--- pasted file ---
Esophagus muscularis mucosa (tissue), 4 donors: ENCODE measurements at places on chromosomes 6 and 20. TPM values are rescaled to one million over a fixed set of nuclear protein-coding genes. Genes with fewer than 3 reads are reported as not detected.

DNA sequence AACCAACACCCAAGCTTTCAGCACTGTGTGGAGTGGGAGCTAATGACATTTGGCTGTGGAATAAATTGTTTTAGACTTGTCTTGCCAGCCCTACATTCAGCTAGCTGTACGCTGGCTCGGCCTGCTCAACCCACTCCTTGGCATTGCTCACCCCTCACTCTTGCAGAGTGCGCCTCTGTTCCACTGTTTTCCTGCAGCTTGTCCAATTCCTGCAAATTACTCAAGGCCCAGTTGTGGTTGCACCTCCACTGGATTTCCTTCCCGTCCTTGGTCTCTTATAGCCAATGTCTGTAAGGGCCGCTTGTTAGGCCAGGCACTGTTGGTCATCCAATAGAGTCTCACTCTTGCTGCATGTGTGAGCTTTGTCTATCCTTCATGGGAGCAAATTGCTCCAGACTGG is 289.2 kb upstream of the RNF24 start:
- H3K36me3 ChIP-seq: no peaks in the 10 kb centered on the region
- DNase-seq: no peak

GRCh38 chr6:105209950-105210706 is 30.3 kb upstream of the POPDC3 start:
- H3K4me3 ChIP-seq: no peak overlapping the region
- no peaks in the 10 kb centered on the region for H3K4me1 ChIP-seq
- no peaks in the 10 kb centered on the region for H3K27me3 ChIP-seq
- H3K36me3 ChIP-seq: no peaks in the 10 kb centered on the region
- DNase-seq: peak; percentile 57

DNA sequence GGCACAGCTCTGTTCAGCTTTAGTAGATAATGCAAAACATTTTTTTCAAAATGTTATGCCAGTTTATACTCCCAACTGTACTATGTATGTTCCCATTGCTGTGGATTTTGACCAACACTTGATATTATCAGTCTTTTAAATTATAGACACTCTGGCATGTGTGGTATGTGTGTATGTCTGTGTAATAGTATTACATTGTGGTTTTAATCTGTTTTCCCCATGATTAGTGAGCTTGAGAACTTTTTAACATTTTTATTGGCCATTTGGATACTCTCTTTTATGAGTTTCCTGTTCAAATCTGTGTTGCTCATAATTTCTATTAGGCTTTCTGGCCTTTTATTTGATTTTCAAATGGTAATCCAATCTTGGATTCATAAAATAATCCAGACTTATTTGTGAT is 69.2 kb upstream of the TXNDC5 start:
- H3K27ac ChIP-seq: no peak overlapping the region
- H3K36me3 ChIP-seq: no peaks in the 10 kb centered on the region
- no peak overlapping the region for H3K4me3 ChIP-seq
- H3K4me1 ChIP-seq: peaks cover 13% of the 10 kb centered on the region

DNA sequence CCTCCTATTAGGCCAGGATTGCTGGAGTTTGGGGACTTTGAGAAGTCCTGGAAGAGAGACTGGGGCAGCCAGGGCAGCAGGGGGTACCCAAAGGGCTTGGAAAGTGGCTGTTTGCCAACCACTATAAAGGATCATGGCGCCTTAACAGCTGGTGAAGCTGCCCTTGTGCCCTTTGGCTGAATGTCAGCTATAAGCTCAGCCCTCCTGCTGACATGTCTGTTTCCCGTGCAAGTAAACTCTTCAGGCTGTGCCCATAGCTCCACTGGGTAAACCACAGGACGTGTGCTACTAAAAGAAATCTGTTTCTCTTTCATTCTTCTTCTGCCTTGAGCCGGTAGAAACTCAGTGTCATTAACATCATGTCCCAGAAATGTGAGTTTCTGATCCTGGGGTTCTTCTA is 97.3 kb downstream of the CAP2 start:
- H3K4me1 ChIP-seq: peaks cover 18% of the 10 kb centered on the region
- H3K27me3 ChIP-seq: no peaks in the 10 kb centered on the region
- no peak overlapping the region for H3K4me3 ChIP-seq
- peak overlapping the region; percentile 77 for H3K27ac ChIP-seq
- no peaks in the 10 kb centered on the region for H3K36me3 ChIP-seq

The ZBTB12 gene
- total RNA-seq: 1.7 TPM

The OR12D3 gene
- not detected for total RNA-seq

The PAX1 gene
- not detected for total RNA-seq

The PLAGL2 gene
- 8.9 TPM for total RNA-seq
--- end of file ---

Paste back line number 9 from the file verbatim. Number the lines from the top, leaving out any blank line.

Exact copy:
- H3K36me3 ChIP-seq: no peaks in the 10 kb centered on the region